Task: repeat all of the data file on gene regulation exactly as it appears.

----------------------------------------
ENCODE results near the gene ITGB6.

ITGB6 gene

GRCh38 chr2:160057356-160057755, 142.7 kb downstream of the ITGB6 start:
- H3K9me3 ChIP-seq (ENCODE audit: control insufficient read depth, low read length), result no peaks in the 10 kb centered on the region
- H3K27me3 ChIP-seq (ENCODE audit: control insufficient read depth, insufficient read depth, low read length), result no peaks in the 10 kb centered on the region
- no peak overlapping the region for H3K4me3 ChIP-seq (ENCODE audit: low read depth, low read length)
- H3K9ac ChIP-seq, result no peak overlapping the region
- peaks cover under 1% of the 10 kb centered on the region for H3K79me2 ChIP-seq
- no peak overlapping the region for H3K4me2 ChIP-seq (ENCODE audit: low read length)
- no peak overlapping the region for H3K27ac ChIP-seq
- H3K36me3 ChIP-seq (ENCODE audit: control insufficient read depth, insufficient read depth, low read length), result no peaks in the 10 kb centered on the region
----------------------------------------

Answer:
ENCODE results near the gene ITGB6.

ITGB6 gene

GRCh38 chr2:160057356-160057755, 142.7 kb downstream of the ITGB6 start:
- H3K9me3 ChIP-seq (ENCODE audit: control insufficient read depth, low read length), result no peaks in the 10 kb centered on the region
- H3K27me3 ChIP-seq (ENCODE audit: control insufficient read depth, insufficient read depth, low read length), result no peaks in the 10 kb centered on the region
- no peak overlapping the region for H3K4me3 ChIP-seq (ENCODE audit: low read depth, low read length)
- H3K9ac ChIP-seq, result no peak overlapping the region
- peaks cover under 1% of the 10 kb centered on the region for H3K79me2 ChIP-seq
- no peak overlapping the region for H3K4me2 ChIP-seq (ENCODE audit: low read length)
- no peak overlapping the region for H3K27ac ChIP-seq
- H3K36me3 ChIP-seq (ENCODE audit: control insufficient read depth, insufficient read depth, low read length), result no peaks in the 10 kb centered on the region